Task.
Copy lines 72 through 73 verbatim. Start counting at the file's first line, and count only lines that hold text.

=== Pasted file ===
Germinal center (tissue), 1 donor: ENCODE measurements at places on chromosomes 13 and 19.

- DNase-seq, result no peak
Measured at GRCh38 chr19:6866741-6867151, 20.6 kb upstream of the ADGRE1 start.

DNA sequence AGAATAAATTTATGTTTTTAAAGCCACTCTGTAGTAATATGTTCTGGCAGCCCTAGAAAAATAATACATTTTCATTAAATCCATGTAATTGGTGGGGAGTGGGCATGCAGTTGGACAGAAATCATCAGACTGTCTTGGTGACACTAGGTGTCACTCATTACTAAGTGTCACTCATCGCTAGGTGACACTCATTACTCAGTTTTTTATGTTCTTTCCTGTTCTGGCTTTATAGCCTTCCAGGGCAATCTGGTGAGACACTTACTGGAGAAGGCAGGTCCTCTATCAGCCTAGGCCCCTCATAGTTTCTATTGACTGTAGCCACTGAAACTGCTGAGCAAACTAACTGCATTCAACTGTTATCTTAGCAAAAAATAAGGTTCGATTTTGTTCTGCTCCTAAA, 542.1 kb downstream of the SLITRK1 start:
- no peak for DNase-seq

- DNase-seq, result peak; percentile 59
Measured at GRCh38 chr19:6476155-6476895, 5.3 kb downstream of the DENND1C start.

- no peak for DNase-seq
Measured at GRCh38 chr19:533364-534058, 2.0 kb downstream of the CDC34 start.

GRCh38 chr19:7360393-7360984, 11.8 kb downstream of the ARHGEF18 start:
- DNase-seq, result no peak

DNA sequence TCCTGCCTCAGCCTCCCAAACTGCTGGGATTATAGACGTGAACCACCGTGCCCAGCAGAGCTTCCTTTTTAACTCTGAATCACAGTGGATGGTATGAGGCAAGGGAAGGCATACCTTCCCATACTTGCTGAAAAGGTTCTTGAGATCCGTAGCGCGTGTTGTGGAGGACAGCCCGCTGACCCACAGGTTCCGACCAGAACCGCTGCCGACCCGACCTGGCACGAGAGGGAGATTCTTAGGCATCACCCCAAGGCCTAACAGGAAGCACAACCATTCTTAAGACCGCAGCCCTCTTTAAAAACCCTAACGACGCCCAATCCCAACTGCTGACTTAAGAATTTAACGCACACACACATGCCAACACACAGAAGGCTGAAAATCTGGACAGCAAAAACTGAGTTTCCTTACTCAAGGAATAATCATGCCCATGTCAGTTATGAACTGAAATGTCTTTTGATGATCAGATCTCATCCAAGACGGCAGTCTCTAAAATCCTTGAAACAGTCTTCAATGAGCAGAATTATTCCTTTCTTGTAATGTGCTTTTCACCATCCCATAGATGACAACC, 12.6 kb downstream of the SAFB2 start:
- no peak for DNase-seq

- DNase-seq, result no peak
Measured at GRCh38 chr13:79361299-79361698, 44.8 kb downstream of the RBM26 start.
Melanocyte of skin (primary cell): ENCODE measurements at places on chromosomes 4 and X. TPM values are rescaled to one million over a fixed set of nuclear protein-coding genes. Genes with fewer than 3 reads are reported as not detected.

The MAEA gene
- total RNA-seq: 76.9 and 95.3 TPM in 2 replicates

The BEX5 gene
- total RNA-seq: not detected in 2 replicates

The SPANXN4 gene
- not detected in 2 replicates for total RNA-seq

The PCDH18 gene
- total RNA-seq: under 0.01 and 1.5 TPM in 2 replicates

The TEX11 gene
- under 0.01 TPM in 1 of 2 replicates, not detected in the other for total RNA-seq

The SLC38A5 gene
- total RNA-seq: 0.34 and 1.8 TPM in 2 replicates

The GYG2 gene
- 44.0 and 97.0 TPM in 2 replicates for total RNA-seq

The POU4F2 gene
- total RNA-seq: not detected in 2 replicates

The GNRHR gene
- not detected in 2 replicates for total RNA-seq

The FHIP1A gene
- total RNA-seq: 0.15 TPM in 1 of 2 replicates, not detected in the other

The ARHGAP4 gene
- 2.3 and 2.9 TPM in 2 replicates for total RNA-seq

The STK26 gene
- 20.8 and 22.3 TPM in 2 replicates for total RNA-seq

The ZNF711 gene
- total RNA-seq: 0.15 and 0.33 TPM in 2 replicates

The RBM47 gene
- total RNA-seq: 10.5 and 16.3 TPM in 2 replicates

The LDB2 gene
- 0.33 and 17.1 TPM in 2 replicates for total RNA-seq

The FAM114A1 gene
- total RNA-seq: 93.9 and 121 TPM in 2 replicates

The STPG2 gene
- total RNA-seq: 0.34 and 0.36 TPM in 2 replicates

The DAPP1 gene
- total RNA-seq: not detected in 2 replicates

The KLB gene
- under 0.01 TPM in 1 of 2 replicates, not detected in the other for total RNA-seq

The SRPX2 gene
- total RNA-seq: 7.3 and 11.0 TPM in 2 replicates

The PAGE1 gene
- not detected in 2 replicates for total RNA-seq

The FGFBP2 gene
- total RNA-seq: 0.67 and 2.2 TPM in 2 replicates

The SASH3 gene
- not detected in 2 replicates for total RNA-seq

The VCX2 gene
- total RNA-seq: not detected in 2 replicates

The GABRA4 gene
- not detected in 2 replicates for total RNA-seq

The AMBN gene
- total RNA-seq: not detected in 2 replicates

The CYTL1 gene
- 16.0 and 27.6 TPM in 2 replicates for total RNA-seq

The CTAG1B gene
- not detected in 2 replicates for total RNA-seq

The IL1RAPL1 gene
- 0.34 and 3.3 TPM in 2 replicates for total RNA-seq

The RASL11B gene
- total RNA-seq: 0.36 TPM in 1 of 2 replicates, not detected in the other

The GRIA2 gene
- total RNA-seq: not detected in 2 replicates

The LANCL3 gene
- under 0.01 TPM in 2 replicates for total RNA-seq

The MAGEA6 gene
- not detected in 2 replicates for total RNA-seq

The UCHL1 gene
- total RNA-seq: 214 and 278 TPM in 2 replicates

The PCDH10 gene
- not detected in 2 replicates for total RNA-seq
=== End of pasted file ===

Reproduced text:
- not detected in 2 replicates for total RNA-seq

The IL1RAPL1 gene